Back during the peak of the COVID-19 pandemic—when we were all masked, washing our hands raw, and quarantining—instances of illness involving other viruses seemed significantly lower. However, this does not seem to be the case for the early days of 2023. The new strain of omicron, XBB.1.5, is reportedly spreading quickly across the United States, and the recent surge of COVID-19 cases in China also continues to be of concern. Furthermore, most states in the U.S. have reportedly experienced a spike in other upper respiratory illnesses and viral infections, which is likely due to people being less concerned with masking and avoiding crowds this winter. With all the coughing, sniffling, and sneezing going on, you might be searching for those N95 masks you stashed away last year and easy ways to strengthen your immune system defenses. But there's more you can do besides masking and staying home to protect yourself. You can cook yourself a healthy meal made with foods rich in immune system-boosting zinc.
Some studies have shown that zinc supplementation may shorten the length of cold symptoms, while others show no effect. What we do know about zinc is that it is an essential mineral involved in many important metabolic functions, including supporting a healthy immune system, healing damaged tissue, growing cells, and building proteins.
"There's no magic pill, food, or formula that can prevent the coronavirus or any exact illness," says registered dietitian nutritionist Ilana Muhlstein, MS, RDN, the bestselling author of You Can Drop It! "But there are ways you can support and help strengthen your immune system by eating nutrient-dense foods. For example, the zinc found in chicken and chickpeas and yogurt keeps us strong and healthy and less likely to contract an illness."
What about taking zinc supplements?
"In the case of COVID-19 and zinc supplementation, there isn't enough evidence to suggest you should take a zinc supplement for it," says Toby Amidor, MS, RD, a Wall Street Journal bestselling author of The Family Immunity Cookbook and member of our Medical Advisory Board."Taking too much zinc through supplementation can cause nausea, headaches, dizziness, vomiting and loss of appetite. Overtime, taking in too much zinc can lead to reduced immune function, and lower HDL (good) cholesterol levels."
"Your best bet is to get your zinc from food," says Amidor.
Since your best bet is to get your daily dose of zinc without the funky side effects is to avoid the supplements and eat up, here are the best natural sources to make sure you're giving your immune system its best shot at preventing illness.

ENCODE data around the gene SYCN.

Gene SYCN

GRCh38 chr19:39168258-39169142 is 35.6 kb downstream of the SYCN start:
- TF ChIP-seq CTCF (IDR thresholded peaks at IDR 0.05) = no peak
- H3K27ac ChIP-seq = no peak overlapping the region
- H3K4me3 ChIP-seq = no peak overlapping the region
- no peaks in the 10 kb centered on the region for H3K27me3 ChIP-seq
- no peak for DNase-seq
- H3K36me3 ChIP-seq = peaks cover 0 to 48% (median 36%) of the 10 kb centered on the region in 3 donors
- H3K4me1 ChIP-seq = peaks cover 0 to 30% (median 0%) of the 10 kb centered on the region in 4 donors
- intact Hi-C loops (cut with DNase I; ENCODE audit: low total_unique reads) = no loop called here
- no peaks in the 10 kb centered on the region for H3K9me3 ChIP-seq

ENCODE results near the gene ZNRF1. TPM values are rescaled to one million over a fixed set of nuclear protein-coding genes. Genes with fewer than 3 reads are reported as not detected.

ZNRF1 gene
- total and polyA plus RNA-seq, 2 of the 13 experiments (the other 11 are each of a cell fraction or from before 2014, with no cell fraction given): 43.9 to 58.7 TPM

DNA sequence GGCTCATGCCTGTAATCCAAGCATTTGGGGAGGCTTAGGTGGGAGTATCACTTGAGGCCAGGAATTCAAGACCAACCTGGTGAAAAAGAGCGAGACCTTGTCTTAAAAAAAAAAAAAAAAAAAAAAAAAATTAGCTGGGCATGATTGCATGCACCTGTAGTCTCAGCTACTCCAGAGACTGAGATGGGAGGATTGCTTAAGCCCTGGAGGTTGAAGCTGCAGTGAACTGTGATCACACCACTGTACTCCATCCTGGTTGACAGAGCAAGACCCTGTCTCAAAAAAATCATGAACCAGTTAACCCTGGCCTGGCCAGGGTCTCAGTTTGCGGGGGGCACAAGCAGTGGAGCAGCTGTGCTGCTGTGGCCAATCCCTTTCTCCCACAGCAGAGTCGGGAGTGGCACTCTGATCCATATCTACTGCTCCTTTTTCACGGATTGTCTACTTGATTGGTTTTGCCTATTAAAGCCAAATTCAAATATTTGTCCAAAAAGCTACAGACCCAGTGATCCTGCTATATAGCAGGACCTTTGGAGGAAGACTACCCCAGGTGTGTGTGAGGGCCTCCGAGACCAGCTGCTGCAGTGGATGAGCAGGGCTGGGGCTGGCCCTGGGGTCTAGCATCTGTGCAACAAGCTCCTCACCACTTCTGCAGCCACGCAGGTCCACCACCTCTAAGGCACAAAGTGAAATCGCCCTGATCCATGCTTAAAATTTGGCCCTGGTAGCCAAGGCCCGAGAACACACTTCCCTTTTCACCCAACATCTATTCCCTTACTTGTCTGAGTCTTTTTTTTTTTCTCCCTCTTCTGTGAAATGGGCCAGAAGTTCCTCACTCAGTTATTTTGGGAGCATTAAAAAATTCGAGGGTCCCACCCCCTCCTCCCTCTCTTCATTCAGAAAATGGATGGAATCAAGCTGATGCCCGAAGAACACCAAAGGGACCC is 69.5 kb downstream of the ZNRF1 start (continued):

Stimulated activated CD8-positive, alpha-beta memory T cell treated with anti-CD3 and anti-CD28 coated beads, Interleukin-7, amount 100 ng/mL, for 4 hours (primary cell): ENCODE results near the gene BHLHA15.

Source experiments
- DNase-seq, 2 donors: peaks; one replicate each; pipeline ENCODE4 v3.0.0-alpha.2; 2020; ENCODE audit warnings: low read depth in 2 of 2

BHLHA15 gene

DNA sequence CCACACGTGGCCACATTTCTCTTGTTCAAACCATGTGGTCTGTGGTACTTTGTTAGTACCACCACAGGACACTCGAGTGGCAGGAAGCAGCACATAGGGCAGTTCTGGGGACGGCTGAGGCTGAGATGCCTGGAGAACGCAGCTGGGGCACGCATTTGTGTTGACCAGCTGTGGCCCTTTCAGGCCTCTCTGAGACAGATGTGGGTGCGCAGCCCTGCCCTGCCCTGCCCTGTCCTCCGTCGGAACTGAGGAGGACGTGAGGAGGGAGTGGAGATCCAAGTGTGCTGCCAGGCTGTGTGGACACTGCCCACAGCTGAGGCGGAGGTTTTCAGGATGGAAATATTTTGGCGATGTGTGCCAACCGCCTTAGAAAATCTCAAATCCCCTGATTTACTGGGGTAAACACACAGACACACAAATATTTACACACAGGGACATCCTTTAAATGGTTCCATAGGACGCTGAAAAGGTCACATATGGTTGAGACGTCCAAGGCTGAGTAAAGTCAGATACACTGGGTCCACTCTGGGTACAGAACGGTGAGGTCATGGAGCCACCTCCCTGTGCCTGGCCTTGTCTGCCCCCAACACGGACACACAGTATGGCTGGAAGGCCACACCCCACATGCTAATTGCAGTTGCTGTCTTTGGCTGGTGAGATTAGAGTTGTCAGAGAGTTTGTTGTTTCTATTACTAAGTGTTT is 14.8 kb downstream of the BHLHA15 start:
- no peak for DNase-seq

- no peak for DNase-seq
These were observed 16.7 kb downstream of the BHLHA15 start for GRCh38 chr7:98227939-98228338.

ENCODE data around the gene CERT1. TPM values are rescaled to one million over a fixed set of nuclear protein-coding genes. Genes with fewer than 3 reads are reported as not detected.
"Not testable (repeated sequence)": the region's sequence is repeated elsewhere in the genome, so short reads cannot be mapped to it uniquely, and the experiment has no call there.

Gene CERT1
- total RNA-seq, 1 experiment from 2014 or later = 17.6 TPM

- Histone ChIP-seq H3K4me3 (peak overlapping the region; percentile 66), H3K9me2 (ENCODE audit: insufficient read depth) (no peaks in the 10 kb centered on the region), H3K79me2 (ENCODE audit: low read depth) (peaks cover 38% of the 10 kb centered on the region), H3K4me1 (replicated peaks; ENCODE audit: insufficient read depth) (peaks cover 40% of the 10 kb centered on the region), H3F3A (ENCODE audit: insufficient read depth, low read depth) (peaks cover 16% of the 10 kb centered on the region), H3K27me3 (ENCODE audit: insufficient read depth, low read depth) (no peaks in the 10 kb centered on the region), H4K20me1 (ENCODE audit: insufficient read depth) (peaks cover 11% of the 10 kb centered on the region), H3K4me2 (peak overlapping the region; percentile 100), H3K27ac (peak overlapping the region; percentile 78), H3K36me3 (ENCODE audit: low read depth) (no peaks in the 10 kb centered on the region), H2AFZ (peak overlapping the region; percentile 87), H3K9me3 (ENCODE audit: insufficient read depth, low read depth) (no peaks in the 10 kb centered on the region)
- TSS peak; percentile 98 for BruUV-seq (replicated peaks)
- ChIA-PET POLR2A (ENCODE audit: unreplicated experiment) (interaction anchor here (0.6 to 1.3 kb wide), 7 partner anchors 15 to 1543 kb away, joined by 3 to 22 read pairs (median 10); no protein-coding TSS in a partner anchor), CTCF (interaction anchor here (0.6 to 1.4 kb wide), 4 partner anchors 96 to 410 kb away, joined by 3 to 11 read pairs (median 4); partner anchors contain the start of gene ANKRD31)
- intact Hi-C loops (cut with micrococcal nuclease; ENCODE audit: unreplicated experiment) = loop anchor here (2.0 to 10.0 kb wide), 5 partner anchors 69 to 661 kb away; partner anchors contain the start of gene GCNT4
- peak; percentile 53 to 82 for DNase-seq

Although crab, lobster, sardines, and other fish or shellfish can be good sources of zinc, none beat out the oyster. A plate of six eastern oysters provides 33 milligrams of zinc. This is well over what the Mayo Clinic recommends in terms of daily zinc intake, which is 11 milligrams for men and 8 milligrams for women.
As tasty as raw oysters are, you may want to consider cooking them. Raw oysters were connected to a norovirus outbreak last year that caused over 100 people to fall ill.
For those who like a good steak, burger, chop or roast, beef provides a significant amount of their weekly zinc. A 100 gram serving of trimmed roast beef, for example, provides 3.7 mg of zinc as well as 27.7 grams of satiating, muscle-building protein. For comparison, a serving of the same amount of roast pork tenderloin delivers about the same amount of protein and 2.41 mg of zinc.
You can easily knock out your daily zinc goal at the breakfast table.
"Breakfast cereals are often fortified with zinc and are a major source of zinc in the U.S. diet," says Amidor.
Two large eggs contains nearly 2.5 milligrams of zinc, which means you can have one hearty, immune-boosting omelette. Interestingly enough, studies also suggest that zinc in organic eggs can be even higher than their non-organic counterparts.
If you're staying away from red meat and pork, chicken is a good option, especially if you pair your meal with whole grains, beans, or other sources of zinc. A skinless chicken breast that weighs around 86 grams contains about 0.86 milligrams of zinc. Though this is not as much as a trimmed side of roast beef, you will more than you'll get from the "chicken of the sea"; canned tuna at just 0.4 milligrams of zinc per three-ounce serving.
Beans, lentils, and other legumes contain good amounts of zinc. However, "the zinc in beans, nuts, and whole grains is not as bioavailable as some other foods like meat and shellfish, due to the phytates found in these foods," says Amidor.
Phytates are antioxidant compounds that can bind to zinc, limiting its absorption. But that's no reason to skip legumes, which are a top plant-based source of protein and rich in dietary fiber.
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